September 9, 2013
Scripture and Commentary, Tuesday after the Fifteenth Sunday after Trinity
Morning – Psalm 76, 2 Sam. 23:8-17, 2 Cor. 11:1-15
Evening – Psalm 72, Mt. 7:13
Commentary, Matthew 7:13-29
Our Lord makes three enormous points before beginning His conclusion in verses 24-29. The magnitude of the points is almost hidden by the scarcity of words used to make them. But in short, simple language, our Lord says, first, few will find the way of life, while many will take the road to destruction. Second, False teachers and false gospels abound, and many are found inside the Church disguised as Christ’s sheep. Don’t follow them. Third, many who think they are going to Heaven – are not. Please read these verses carefully. You will also do a good thing for your soul if you read the comments on these verses by Bishop J. C. Ryle in his Expository Thoughts on the Gospels. They are in the first volume, which, naturally, is about the Gospel of Matthew.
It is the conclusion of the Sermon on the Mount that will occupy the remainder of tonight’s comments here. And even here the comments will be as brief as the Lord’s words themselves. Our Lord says there are two kinds of people. The first are the wise. They are not necessarily the people the world calls wise. In fact the world usually calls them fools. The world excludes them from its places of privilege and power. The world calls them backward, obsolete, haters, and bigots. The world blames most of its problems on them and their religion. The world persecutes them because they see that the wisdom of the world is the real foolishness, and the fear of God is the beginning of real wisdom. The people of the world have created gods in their own image; gods that bless and conform to their values and ideas, therefore they hate those who follow The God who testifies that their gods are false and their deeds are evil.
These people are wise because they hear the word of Christ and build their lives upon it. They are content to walk the narrow way and ignore the teachings of the false prophets, both religious and secular. Their trust is not in man, not even in their own selves. Their trust is in Christ, and they are devoted to Him and His will.
Christ says they are like a man who builds his house upon a rock. It is very easy to see that the house is the person’s life and soul. It is everything that he is, and everything that shapes him. He builds it all on the rock. The rock, of course is Christ. It is also all the things of Christ. It is the faith once delivered to the saints, the Bible, the Church. It is all the things Christ has given to lead us to Him and keep us in Him, now and forever.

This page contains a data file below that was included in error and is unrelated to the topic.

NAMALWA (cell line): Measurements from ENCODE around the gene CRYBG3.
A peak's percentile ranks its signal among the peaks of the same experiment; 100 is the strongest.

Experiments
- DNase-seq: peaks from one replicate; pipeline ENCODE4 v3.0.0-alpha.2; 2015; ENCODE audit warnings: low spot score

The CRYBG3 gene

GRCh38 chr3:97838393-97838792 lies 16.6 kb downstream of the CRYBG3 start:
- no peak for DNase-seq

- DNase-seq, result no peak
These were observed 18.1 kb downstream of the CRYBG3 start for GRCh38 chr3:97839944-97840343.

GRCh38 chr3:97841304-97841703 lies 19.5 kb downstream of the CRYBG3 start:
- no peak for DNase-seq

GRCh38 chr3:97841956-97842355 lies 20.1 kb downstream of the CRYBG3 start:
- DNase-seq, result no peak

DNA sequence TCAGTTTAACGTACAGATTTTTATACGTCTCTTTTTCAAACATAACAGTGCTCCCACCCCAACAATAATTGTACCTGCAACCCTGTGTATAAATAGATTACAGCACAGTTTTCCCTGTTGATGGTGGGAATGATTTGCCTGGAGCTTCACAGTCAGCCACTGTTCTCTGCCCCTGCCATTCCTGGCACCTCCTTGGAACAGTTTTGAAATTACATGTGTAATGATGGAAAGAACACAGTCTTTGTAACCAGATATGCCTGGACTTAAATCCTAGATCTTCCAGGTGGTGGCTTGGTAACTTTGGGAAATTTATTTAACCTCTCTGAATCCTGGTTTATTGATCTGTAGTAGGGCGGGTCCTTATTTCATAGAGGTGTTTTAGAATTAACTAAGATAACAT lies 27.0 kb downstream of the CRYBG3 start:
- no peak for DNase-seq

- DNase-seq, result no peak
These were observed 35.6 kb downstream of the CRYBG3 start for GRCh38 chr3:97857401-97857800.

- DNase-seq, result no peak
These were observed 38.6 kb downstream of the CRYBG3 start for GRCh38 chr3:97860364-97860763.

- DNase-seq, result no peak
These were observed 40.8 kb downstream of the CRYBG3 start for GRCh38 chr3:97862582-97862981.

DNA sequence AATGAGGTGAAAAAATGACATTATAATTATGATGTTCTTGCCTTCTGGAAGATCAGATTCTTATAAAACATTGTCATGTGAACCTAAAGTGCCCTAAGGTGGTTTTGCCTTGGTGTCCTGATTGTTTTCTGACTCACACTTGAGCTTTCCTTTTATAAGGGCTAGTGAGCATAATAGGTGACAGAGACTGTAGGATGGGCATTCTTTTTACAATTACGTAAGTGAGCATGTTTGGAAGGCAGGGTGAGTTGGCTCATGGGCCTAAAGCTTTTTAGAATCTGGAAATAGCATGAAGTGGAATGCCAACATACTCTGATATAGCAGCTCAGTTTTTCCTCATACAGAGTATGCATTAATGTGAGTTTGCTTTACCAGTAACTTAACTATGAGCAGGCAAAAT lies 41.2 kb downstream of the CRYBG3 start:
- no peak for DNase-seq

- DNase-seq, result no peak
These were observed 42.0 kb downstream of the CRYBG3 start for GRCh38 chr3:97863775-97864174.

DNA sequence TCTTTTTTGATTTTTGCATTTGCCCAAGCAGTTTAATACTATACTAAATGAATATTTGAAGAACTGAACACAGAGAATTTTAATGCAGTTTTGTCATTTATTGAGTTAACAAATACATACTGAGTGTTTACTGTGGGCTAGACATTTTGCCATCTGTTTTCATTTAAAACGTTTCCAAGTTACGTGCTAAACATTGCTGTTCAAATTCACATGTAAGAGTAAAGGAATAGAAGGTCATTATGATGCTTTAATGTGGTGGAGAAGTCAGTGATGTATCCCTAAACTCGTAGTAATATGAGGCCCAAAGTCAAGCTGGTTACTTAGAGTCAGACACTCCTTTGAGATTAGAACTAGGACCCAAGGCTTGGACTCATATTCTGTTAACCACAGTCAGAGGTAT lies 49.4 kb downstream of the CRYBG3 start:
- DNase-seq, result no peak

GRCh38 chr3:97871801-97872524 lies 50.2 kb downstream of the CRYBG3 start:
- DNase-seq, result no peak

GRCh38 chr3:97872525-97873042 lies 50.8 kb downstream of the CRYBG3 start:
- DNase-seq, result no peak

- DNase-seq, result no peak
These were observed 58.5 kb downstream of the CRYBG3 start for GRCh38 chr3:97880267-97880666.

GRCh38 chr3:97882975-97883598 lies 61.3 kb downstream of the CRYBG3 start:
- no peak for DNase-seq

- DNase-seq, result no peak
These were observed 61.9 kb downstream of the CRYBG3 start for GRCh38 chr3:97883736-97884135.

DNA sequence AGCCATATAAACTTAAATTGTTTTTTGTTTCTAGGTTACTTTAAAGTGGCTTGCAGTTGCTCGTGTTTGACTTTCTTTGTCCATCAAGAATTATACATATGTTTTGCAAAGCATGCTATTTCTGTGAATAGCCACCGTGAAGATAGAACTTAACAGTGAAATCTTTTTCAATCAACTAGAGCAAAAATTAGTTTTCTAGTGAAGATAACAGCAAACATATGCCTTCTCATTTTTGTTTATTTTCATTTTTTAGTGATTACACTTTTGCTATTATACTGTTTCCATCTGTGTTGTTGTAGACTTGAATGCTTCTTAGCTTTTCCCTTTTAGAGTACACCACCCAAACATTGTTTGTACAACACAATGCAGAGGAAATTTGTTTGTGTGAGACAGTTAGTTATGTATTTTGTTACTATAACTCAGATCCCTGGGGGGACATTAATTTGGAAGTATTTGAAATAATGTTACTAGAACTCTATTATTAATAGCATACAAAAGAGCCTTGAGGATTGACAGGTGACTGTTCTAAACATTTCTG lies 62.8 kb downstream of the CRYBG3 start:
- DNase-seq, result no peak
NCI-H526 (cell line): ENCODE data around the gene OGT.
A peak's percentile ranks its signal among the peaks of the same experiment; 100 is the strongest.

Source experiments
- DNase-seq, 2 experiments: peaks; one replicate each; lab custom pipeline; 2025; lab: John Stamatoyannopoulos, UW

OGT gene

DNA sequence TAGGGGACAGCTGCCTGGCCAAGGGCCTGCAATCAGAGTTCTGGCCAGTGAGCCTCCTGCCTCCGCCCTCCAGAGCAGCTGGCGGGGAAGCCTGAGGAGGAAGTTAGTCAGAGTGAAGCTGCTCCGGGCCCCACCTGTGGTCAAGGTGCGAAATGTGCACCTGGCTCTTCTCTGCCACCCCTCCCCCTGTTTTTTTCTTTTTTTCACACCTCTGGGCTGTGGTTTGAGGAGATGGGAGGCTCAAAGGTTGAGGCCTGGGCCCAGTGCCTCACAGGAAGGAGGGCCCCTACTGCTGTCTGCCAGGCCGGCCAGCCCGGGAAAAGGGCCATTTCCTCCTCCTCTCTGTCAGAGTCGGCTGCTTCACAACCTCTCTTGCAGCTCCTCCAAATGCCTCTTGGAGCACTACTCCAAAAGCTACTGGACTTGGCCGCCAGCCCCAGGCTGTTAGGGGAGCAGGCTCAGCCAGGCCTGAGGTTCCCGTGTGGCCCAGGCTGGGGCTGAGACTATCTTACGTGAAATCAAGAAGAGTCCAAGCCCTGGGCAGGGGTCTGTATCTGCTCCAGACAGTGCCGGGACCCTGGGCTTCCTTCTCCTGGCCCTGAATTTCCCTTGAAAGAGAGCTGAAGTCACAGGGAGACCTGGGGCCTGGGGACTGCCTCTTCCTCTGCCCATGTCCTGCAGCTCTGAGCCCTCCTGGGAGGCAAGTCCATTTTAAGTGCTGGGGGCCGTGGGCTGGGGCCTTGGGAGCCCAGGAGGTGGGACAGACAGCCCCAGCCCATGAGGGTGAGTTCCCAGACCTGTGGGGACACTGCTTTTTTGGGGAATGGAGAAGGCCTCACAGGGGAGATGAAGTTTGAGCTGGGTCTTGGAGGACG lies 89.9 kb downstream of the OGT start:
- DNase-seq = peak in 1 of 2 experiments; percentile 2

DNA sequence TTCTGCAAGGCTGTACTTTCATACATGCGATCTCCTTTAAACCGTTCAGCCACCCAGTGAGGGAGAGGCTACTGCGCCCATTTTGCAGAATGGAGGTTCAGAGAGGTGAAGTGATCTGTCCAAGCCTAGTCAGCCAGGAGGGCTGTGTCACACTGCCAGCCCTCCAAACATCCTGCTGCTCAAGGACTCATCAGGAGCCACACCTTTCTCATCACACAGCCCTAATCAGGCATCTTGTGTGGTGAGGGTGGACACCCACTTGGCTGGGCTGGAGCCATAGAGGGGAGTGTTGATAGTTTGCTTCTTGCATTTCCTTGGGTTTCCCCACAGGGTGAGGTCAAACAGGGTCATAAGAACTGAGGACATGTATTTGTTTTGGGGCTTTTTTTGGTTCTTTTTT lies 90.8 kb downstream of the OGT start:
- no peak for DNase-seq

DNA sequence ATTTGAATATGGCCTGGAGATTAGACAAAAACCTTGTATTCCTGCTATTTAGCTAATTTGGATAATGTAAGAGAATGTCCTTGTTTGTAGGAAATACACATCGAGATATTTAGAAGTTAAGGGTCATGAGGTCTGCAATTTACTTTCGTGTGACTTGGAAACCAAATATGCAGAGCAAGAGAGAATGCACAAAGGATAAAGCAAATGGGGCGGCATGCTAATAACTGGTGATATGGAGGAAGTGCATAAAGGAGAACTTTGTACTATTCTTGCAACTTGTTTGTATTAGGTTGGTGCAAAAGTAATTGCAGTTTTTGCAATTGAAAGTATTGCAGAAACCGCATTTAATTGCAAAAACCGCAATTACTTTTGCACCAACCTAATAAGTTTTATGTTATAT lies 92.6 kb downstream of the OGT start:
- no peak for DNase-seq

The rain, floods, and winds are the sorrows and temptations of life. But they are also more than just ordinary problems. They are the attacks of the world, the flesh, and the devil. They are persecutions and temptations and doubts. They are the attempts of Satan to tear the faith out of you, to beat it out of you, to beat you into submission to him, the false prophets, and the secular values of the world. But the one who builds his life upon the rock will stand. His house will stand not because the house is strong, but because the Rock protects it. The Christian stands in the face of all trials only because the Rock protects him.
The foolish man builds his house upon the sand. He walks the broad way to destruction. He listens to the false prophets. He presumes that his actions are good enough to make him acceptable to God, if there is a God. This person is the real fool. The storms wash the ground out from under his house. The conflicting values of the world, and their demand for total and unthinking obedience are like winds beating on his house from different directions, each ripping the house apart while promising to make it strong. The house finally and eternally falls. It could do no other. The sand does not, and cannot protect it.
Our Lord’s words cause us to look over His sermon again. They prompt us to ask ourselves if ours is a religion of the letter, or the religion of the spirit. Are we trying to get by with just an outward appearance of godliness? Or are we truly dedicated to Christ in our hearts? Finally, have we realized that our efforts are not what makes us right with God? Have we realized that only grace makes people like us acceptable to Him? If we have realized this, and have cast ourselves upon the mercy of God, and have trusted in the sacrificial death of Christ to bear our sins away, then we have understood the message of the Sermon on the Mount. Give us understanding, O Lord Christ. Amen.